Erdogan Wants U.S. to Pay for Turkish Troops in Afghanistan

Turkey's President Recep Tayyip Erdogan gestures as he delivers a speech during the opening ceremony of Bismil Agricultural Irrigation Facilities in Diyarbakir, on July 9, 2021. (Photo by Ilyas AKENGIN / AFP) (Photo by ILYAS AKENGIN/AFP via Getty Images)
ILYAS AKENGIN/AFP via Getty Images

Turkish President Recep Tayyip Erdogan on Tuesday demanded funding from the United States for a force of Turkish troops that could prospectively guard the airport in Kabul after U.S. forces complete their withdrawal from Afghanistan.

Erdogan reportedly said Turkey actually has three requirements for “taking over the management of Kabul airport,” including American diplomatic support and the handover of U.S. military infrastructure in Afghanistan to Turkish forces.

“There will be serious financial and administrative difficulties,” Erdogan added, saying America “will give the necessary support to Turkey in this respect as well.”

Erdogan waved aside the Taliban’s vigorous objections to any continued foreign military presence in Afghanistan. Last week, the Taliban warned of dire “consequences” for any “reprehensible” plan to protect the airport with foreign troops.

The Taliban denounced the proposal as “ill-advised, a violation of our sovereignty and territorial integrity, and against our national interests.”

“In the statement made by the Taliban, there is no phrase ‘we don’t want Turkey,’” Erdogan responded when asked about the threat on Monday.

The Taliban press release was literally entitled “Statement of Islamic Emirate Concerning Extension of Occupation by Turkish Forces in Afghanistan,” and it did specifically call on Turkey to withdraw all troops from Afghan soil.

Erdogan also poked back at the Taliban by urging them to “end the occupation of their brothers’ soil and show the world that peace is prevailing in Afghanistan right away,” a request the violent Islamist extremists are unlikely to either comply with or accept with good humor.

The Taliban said in June that it views the roughly 500 Turkish troops in Afghanistan as “part of NATO forces for the past 20 years,” and it expects them to “withdraw from Afghanistan on the basis of the agreement we signed with the U.S. on February 29, 2020,” along with the rest of NATO’s soldiers.

“Otherwise, Turkey is a great Islamic country. Afghanistan has had historical relations with it. We hope to have close and good relations with them as a new Islamic government is established in the country in future [sic],” a Taliban spokesman added in June. Erdogan and his ruling Justice and Development Party (AKP) are openly politically Islamists.

Erdogan said Tuesday that he understands the Taliban has some “discomforts” with his airport plan but said the “process” will be discussed with Taliban leaders. He said the Taliban should “hold these talks much more comfortably with Turkey” than its prior negotiations with the United States, stressing Muslim solidarity against “imperial powers” and implying Turkey has supported Taliban resistance against American occupation for the past twenty years.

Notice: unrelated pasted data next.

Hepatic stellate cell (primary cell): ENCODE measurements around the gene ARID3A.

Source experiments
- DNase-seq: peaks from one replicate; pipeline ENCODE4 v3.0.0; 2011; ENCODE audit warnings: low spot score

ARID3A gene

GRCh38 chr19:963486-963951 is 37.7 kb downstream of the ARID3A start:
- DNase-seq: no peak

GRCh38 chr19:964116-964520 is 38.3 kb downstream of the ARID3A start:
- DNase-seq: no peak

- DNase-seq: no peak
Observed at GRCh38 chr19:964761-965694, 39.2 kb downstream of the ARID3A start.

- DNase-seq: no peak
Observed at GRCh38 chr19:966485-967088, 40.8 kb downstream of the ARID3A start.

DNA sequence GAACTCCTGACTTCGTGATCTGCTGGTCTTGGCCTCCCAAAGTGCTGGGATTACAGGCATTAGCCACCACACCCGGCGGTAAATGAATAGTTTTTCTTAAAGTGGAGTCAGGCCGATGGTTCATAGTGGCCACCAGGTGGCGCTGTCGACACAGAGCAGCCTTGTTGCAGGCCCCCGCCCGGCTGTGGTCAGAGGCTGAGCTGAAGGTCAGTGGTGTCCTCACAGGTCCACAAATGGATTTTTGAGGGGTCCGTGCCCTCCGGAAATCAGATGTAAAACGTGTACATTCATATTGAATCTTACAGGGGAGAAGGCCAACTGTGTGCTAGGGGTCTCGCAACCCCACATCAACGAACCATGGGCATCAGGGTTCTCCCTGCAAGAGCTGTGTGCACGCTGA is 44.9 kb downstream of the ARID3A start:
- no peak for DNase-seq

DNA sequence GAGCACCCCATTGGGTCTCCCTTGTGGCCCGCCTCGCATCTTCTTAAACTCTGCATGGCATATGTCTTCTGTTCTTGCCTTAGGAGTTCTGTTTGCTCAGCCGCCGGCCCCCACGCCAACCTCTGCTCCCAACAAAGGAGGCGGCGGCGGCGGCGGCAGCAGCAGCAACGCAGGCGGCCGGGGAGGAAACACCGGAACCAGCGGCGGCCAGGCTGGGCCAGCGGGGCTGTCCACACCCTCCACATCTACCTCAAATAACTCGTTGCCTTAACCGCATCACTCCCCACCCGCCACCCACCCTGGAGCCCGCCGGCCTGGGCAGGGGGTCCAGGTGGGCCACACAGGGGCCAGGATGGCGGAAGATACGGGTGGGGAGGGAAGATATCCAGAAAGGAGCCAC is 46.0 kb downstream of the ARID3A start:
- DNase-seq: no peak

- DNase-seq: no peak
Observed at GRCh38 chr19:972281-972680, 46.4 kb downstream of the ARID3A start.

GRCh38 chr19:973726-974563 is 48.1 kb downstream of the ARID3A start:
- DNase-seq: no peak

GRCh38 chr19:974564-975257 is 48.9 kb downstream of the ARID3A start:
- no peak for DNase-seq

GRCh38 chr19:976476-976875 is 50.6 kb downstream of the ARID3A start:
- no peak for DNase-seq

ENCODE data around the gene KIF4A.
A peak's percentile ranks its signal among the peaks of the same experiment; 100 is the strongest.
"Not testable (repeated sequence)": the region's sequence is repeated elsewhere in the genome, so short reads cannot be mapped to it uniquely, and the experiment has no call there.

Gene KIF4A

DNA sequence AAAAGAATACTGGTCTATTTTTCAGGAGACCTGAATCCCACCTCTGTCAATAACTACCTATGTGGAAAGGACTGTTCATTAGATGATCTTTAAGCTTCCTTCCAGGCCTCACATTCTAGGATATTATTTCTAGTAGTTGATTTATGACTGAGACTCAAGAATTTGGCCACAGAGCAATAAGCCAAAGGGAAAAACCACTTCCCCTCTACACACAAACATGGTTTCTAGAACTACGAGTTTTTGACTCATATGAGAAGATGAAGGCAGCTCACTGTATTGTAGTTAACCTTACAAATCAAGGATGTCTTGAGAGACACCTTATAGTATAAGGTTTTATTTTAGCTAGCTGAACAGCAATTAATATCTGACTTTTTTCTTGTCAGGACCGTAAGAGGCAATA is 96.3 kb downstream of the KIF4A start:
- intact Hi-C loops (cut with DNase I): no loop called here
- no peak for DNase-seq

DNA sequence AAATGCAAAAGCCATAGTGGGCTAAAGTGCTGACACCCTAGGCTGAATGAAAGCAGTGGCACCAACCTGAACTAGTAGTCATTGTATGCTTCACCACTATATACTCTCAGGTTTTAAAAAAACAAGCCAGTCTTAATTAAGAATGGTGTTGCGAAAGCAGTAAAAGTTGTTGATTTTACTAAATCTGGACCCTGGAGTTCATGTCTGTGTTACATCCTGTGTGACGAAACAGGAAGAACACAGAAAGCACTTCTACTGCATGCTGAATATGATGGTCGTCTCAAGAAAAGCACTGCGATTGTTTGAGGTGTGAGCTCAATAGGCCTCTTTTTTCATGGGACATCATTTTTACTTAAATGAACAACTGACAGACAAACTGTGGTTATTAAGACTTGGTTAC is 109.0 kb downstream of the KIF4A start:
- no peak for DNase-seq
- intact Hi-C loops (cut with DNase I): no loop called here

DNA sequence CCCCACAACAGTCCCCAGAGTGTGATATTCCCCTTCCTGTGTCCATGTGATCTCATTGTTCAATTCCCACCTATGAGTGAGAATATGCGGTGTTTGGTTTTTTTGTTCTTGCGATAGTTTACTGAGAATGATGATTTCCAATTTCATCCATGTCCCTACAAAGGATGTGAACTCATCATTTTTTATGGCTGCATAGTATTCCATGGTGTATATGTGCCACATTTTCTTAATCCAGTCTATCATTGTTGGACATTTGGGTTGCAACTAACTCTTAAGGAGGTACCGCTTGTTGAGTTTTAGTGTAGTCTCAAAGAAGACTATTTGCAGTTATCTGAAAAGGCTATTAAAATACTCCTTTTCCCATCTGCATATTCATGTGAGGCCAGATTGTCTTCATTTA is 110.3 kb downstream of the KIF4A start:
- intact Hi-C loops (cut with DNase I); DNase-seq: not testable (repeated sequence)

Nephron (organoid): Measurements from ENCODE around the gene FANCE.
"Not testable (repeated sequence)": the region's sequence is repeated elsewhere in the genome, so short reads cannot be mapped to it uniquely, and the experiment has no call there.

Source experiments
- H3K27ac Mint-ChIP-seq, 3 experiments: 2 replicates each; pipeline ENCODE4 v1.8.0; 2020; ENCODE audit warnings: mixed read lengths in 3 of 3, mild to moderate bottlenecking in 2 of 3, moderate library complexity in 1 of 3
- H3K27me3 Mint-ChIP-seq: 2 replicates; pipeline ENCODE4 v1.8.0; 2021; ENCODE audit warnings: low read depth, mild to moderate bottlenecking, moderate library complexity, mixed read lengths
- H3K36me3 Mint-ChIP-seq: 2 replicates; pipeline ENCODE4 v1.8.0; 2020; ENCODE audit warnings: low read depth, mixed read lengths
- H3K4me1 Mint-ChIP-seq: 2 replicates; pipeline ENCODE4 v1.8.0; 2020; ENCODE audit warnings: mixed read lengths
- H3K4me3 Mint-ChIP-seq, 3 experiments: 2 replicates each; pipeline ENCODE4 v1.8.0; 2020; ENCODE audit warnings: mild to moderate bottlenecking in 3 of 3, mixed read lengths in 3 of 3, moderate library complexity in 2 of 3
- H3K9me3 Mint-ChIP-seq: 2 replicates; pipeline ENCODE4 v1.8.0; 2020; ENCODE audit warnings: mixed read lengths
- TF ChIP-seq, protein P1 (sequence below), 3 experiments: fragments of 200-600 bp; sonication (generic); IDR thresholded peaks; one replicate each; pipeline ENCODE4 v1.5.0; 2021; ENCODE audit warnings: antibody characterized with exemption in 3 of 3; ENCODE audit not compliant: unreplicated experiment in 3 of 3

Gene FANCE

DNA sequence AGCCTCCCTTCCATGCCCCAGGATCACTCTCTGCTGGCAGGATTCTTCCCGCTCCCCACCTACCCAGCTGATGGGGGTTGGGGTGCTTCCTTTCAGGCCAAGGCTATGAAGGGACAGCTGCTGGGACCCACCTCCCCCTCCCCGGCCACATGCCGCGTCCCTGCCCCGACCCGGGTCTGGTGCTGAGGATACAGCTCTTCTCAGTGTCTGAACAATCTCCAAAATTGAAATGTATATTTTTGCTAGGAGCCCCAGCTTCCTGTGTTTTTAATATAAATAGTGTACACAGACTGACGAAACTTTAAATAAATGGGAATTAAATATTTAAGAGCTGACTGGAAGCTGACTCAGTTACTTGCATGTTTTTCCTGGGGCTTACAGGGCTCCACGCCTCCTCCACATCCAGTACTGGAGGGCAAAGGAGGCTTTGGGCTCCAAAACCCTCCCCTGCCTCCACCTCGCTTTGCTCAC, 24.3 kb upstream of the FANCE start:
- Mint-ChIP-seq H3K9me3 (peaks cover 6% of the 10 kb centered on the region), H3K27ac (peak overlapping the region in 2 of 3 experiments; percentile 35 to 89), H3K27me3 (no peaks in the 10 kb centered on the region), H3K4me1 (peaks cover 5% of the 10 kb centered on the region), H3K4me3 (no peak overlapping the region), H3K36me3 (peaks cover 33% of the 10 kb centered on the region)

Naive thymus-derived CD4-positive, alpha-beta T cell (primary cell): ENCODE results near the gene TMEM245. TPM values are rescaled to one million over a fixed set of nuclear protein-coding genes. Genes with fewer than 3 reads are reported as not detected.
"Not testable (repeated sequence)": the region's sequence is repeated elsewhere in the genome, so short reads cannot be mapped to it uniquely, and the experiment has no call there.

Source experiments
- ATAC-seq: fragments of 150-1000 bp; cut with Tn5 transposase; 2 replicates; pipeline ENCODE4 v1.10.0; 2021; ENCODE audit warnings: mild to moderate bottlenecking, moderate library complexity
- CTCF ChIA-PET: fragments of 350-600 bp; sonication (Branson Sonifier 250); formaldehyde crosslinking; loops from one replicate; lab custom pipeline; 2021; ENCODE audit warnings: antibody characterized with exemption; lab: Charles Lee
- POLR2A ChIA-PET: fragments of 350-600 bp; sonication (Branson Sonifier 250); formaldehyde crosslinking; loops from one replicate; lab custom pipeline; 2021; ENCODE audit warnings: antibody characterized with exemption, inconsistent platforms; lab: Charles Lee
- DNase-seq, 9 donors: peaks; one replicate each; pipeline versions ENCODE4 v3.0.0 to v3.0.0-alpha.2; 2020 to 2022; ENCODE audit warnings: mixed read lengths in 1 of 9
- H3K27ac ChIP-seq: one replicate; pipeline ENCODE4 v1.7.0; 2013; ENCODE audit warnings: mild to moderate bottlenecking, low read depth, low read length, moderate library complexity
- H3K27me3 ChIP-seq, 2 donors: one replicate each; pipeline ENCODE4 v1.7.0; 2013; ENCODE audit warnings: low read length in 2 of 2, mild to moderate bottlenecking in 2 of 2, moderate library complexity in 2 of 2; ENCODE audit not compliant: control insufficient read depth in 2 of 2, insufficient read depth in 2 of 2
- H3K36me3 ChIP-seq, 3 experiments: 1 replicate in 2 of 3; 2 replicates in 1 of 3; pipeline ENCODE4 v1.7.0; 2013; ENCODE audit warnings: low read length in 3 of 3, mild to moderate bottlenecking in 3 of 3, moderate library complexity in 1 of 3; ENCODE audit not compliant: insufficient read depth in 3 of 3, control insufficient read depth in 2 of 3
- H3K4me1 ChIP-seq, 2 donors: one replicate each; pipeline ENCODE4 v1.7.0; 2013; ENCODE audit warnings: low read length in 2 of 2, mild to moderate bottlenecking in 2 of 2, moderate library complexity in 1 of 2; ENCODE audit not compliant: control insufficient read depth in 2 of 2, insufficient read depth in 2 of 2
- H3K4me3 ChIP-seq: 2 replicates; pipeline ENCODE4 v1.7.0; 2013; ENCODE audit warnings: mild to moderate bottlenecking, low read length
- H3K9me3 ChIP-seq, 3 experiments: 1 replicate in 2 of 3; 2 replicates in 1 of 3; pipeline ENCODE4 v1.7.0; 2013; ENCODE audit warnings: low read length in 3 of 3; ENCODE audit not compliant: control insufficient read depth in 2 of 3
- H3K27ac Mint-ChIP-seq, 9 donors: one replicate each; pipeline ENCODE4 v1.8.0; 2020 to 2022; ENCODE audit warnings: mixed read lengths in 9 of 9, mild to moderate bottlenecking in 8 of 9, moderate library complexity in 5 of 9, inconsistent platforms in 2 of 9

Reuters suggested Erdogan is hoping he can “soothe U.S. ties that are strained on several fronts, including [Turkey’s] purchase of Russian S-400 missile defenses,” by offering to defend the Kabul airport. The missile purchase violates NATO protocol, and they are not interoperable with the other militaries in the pact.

If this was indeed Erdogan’s goal, he might have refrained from insisting the U.S. bankroll the operation, suggesting Turkey supported two decades of murderous Taliban terrorism against American troops, and making his remarks on Tuesday from the island of Cyprus, where Turkey insists a mythical pro-Turkish government recognized by no other power controls half of the real estate. The day before Erdogan called on America to pay for Turkish troops in Afghanistan, he promised to spend lavish sums building a new government complex for the Turkish Cypriots.

The Afghan government has been somewhat lukewarm toward Turkey’s proposal. President Ashraf Ghani recently insisted that airport security is “the sole responsibility of the Islamic Republic of Afghanistan,” while allowing that “any assistance offered by friendly nations is important.”

Other Afghan officials thanked Turkey for its support in July and expressed appreciation for Ankara’s negotiations with the Taliban. Ghani’s government appears nervous about defending its assets in Kabul from Taliban attack, and conscious that support from the rest of the world will become problematic if Hamid Karzai Airport is severely damaged or forced to shut down, but also worried about relying too obviously on foreign forces or conceding that its own troops cannot defend Kabul.

Turkish Defense Minister Hulusi Akar insisted last week that progress has been made in talks with the Biden administration for Turkey to secure the Kabul airport. Akar said “a framework was drawn and work continues in specified fields.”

The Pentagon and State Department acknowledged that talks are ongoing and welcomed “Turkey’s constructive role,” without providing details on the status of those negotiations. At the very least, there is not much enthusiasm in Washington for sending American troops to protect the airport, and as a NATO member, Turkey could be the least unpalatable option.


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